By Maya Toman

When the elf entered the tavern, everything about him screamed trouble. His long hair, forest-green tunic, leather boots, and runic rings shouldn’t be allowed. He didn’t have an earphone either. Even un-integrateds wore earphones.

Maynard tapped the shiny device that curved around her ear like an old-fashioned hearing aid. She twisted her hand in the air, focusing her gaze on the elf. The lines and dots before her eyes, informing her that the temperature was 78.4 degrees Fahrenheit and that she had nine unread messages, morphed into a different sequence.Un-Integrated

ID: Emrys Yymyr Ende

Race: Elf

Citizen of: Aran

Currently in: Tavern 2, Section B, Delle, Usrië

Age: Unknown

Status: Un-integrated

She snapped off the data report with a wave of her hand. Every time she read someone’s profile, she felt like she was invading their privacy. Yet she kept doing it because it was readily available.

Pushing aside her moral dilemma, she plunked a tankard of wine onto a customer’s table. Its recipient began guzzling as she strode away. She reached the table where the elf sat and pasted on a false smile.

“How may I help you, Emrys Ende?” she asked, her tone coldly polite.

He reciprocated her fake smile. “I would like some mead, please.” His voice was strangely accented—a vestige of his homeland tongue, another un-integrated aspect of his life.

At least he hadn’t requested ledarel or something else odd and un-integrated like himself. She flicked her fingers, twisted an invisible knob, and swiped out a message to a waitress. “Large mead, table F.”

Then she narrowed her eyes at Emrys. “You could get killed for being here.”

He shrugged. “So you say.”

“Why haven’t you integrated?”

He smiled, this time for real. “Why have you?”

“Wha—what?” she sputtered. How? How could he know she had tried to look like everyone else, to hide her past, to conceal her race and her language?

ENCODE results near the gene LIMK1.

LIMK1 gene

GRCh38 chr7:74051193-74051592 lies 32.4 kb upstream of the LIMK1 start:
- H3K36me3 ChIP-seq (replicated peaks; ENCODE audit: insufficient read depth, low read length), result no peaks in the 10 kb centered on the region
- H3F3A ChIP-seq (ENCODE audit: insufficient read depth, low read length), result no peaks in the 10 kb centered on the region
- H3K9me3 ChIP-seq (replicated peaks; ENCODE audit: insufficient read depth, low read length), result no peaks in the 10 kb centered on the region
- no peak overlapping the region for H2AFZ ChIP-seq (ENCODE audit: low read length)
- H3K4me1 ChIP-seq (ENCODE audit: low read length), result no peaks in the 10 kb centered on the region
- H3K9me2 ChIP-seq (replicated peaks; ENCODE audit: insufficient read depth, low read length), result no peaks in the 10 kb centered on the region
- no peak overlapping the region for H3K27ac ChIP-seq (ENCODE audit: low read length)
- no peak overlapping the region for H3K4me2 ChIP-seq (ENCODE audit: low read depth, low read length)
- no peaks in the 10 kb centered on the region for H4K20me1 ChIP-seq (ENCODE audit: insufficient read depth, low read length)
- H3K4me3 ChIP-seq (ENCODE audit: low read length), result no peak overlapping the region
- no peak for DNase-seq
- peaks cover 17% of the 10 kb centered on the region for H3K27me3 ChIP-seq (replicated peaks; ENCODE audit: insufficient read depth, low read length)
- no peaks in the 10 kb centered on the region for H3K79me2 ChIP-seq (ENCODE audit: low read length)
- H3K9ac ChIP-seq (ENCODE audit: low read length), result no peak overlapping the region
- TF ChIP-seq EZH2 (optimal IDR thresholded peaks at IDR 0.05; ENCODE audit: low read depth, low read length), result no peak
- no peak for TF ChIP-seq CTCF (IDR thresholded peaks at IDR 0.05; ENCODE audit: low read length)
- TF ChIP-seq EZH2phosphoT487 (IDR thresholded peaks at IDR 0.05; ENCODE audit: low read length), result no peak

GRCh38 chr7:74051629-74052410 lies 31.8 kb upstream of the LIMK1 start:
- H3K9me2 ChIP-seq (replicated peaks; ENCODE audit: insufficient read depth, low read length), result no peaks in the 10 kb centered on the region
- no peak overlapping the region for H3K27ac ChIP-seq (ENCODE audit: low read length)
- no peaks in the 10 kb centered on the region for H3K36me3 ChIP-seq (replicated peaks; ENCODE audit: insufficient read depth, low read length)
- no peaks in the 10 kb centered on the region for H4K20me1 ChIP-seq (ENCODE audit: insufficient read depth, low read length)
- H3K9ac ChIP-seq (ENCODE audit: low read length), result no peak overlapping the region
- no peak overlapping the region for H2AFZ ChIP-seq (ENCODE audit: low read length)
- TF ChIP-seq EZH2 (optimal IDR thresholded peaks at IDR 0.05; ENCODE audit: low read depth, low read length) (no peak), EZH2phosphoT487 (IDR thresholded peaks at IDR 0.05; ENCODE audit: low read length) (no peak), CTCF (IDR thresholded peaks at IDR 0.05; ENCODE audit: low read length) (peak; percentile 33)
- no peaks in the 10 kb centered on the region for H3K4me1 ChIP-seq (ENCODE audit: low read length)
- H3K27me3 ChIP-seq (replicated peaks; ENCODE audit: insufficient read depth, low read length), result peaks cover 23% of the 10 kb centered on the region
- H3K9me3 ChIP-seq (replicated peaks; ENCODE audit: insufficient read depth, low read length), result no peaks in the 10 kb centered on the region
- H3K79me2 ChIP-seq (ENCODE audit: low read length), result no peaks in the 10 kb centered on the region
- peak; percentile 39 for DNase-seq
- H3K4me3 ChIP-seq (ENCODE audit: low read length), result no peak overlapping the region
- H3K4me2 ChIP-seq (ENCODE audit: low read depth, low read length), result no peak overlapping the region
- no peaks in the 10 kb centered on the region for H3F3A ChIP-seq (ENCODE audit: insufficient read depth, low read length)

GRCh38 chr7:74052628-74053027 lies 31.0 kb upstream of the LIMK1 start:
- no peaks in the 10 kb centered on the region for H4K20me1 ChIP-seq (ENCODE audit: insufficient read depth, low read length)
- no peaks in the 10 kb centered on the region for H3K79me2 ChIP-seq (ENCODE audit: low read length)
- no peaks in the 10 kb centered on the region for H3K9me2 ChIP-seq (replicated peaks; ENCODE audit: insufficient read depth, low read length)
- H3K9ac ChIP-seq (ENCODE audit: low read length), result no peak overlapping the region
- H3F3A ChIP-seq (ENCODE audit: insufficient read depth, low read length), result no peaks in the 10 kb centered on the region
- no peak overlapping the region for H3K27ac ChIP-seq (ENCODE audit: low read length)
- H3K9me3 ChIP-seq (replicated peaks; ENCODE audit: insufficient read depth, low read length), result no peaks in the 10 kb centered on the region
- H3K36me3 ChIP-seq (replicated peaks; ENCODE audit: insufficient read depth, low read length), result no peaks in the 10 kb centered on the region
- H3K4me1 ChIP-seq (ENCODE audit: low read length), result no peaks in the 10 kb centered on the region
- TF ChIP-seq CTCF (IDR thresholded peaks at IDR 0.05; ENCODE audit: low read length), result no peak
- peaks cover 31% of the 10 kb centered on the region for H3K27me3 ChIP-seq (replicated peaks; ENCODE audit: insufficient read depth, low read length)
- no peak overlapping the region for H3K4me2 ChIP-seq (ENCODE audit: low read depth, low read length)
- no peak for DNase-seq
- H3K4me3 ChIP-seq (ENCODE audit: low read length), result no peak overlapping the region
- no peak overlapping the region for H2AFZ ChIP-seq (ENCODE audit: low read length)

He bowed his head. “Anira, you have left behind so much that I fear you have forgotten what you truly are.”

She clenched her fist in warning, the symbol for contacting the police. “I’ll call the authorities.”

He grinned again. “Let them come and attempt to capture me. I can escape. Once you could have, too.”

“I was a fool and a rebel.”

“You were a true fool. The true fools are the wisest of all, and now you have lost that. But it is not too late, sister.”

“Emrys…” she said. “Please…”

“Secrets always rise to the light someday,” he murmured, as if casting a spell.

Her whole body shook. “If you do not vacate this tavern immediately, I shall have to contact the authorities. How dare you insult my reputation and insinuate that I used to be like you! Leave. Now.

He stood and bowed. “My lady, forgive me.” The words, normally trite and out of place, sounded noble and true when he spoke them, and she hated him for it.

Someone in the corner clenched a fist, twisted it, and tapped out a location on an invisible earphone display.

Emrys closed his eyes. “Farewell, sister, daughter of kings. You can never fully forsake your beautiful past that was Anira Rylen Ende, elf, princess, and beloved sister. I shall miss you.” He turned and walked away, fading into darkness.

She reached deep into her being and retrieved the tattered remnant of the elvish power she’d once possessed. “Forget,” she whispered, and the tavern’s patrons forgot that Emrys had been there, and the authorities forgot they’d been notified of a threat.

“I shall miss you,” she mumbled to an empty table. She wondered if she would ever perform a spell again. She doubted it; that part of her seemed to be completely gone.

A waitress approached, bearing a large glass of mead. Maynard painted on another false smile. “That’s mine, thanks.”

She sipped the alcohol. Maybe Emrys was right—the races should be diverse and no one should conform to the humans’ concept of normalcy. Maybe the differences between magic and science, between swords and guns, could be reconciled. Maybe circumstances could change.

But she didn’t want to remember, and it was easy to suppress thoughts of the past and watch a news video on her earphone. She’d rather let someone else handle the difficult problems.

When she finished the drink, the memories had dissipated.

Maya Toman is a homeschooled teenager from Michigan. Her many hobbies include writing (fantasy and poetry), reading (fantasy and historical fiction), dancing, martial arts, taking walks in the woods, listening to music (Andrew Peterson mostly), playing the piano, organizing other people’s stuff, and studying languages (Latin, Welsh, and Quenya). She is a pursuer of truth, goodness, and beauty in everything she does and a firm believer in the power of grace when she fails. Her favorite Bible passage is Ephesians 2:8-10.